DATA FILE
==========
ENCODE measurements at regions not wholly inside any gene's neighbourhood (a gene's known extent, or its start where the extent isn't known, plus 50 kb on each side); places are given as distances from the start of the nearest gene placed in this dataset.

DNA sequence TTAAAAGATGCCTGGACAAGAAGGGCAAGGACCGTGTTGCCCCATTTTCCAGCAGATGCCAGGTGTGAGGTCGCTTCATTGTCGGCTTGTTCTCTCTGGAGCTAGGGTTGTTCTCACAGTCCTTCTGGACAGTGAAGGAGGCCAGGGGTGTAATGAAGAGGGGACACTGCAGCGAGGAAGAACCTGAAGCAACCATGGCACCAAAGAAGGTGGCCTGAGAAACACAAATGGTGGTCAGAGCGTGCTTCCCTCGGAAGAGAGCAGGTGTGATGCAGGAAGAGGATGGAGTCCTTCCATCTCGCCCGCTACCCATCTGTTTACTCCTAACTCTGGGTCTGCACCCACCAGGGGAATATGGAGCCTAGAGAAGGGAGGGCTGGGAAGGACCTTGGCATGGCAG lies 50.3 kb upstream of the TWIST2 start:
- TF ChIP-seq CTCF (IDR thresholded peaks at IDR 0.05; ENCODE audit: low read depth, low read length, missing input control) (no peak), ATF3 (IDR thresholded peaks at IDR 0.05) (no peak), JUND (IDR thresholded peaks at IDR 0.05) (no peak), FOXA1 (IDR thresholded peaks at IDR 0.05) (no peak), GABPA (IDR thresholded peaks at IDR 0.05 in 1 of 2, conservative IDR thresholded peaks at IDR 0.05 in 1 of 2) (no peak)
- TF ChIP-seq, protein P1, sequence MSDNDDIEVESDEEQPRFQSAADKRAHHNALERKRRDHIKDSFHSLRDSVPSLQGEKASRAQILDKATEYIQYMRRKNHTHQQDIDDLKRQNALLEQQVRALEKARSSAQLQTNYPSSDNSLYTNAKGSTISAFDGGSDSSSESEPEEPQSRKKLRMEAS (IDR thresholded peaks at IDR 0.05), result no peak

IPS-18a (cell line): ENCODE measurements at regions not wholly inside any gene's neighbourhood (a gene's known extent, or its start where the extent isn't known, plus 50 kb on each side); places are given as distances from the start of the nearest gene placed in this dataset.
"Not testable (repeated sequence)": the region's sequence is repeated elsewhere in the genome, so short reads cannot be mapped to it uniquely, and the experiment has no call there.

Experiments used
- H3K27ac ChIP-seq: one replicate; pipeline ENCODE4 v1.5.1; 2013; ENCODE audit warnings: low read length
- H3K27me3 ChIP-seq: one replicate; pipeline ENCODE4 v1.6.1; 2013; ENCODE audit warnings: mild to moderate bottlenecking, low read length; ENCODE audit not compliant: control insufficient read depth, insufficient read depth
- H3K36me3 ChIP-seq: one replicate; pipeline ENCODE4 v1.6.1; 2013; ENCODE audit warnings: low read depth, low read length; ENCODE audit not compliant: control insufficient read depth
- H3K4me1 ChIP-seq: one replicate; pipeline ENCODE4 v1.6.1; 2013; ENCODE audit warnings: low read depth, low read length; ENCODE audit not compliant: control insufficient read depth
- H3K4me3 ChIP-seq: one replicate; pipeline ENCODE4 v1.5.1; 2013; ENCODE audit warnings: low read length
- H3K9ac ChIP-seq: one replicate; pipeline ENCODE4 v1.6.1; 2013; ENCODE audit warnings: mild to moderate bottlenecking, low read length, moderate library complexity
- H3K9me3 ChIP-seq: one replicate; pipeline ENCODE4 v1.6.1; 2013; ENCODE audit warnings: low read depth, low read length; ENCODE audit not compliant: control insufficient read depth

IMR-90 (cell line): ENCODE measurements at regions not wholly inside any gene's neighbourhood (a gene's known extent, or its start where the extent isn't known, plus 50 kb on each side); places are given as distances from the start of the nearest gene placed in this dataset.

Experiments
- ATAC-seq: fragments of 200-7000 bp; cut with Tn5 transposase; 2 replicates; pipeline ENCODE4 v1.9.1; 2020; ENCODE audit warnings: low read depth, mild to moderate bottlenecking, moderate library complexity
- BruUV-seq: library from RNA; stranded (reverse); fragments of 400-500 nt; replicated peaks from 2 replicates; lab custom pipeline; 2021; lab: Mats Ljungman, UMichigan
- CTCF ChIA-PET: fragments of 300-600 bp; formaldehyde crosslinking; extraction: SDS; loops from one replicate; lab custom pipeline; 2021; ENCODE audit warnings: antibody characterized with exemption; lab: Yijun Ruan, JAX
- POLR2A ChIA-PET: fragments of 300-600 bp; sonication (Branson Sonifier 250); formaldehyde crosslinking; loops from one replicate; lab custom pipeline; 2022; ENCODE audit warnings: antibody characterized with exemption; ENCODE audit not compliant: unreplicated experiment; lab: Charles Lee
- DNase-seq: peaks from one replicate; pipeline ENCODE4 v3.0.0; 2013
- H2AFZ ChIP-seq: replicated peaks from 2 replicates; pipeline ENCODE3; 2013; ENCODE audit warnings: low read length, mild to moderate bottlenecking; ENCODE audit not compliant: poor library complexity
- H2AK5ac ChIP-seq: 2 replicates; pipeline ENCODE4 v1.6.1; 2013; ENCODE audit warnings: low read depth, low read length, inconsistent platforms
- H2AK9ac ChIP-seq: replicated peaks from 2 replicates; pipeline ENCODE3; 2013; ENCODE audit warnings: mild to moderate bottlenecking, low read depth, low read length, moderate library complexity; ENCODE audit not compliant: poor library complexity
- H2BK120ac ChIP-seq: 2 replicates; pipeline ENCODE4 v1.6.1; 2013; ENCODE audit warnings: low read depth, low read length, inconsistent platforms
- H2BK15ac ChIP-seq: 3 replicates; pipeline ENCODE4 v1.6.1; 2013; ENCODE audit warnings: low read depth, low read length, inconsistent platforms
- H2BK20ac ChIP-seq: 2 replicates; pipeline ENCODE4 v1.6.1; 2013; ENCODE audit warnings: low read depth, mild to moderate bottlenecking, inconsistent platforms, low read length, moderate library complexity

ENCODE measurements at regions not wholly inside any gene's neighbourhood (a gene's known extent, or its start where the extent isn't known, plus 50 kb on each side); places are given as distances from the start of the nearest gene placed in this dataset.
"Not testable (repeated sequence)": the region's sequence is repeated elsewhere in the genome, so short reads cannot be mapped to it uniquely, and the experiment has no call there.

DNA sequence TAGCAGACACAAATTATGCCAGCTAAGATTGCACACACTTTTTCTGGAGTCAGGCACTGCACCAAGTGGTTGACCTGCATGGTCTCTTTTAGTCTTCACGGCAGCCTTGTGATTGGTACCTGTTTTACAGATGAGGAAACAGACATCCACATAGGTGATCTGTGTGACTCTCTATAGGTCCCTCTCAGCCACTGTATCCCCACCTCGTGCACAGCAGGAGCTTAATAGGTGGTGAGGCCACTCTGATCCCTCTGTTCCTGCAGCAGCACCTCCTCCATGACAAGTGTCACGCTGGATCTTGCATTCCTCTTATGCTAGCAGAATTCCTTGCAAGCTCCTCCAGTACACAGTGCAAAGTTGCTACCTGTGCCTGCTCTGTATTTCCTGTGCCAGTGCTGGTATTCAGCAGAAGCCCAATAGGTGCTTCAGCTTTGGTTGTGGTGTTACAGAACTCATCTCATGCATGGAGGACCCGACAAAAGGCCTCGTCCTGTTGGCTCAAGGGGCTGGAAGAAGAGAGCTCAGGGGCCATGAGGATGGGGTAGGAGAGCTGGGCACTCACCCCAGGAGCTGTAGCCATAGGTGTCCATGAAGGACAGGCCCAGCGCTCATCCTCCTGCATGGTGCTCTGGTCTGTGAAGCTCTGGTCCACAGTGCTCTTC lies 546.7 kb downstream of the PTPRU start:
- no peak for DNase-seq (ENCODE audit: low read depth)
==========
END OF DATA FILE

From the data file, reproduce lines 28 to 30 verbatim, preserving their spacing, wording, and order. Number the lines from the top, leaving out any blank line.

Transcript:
ENCODE measurements at regions not wholly inside any gene's neighbourhood (a gene's known extent, or its start where the extent isn't known, plus 50 kb on each side); places are given as distances from the start of the nearest gene placed in this dataset.
"Not testable (repeated sequence)": the region's sequence is repeated elsewhere in the genome, so short reads cannot be mapped to it uniquely, and the experiment has no call there.

DNA sequence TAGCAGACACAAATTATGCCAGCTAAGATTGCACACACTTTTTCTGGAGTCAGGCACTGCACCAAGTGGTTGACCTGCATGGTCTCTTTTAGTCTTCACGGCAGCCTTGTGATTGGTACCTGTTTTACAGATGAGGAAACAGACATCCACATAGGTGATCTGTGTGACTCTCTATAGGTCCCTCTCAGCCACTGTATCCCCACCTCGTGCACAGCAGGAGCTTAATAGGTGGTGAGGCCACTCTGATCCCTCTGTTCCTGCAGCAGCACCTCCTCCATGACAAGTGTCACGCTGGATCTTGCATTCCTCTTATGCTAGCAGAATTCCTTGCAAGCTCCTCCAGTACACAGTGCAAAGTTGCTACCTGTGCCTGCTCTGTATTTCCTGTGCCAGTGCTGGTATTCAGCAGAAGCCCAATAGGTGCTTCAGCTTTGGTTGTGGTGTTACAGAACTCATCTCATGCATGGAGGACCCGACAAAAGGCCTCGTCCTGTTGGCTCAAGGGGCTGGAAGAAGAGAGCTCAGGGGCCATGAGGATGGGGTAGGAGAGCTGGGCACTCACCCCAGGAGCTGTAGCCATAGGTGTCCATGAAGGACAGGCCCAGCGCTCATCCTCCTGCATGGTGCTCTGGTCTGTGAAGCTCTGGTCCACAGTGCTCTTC lies 546.7 kb downstream of the PTPRU start: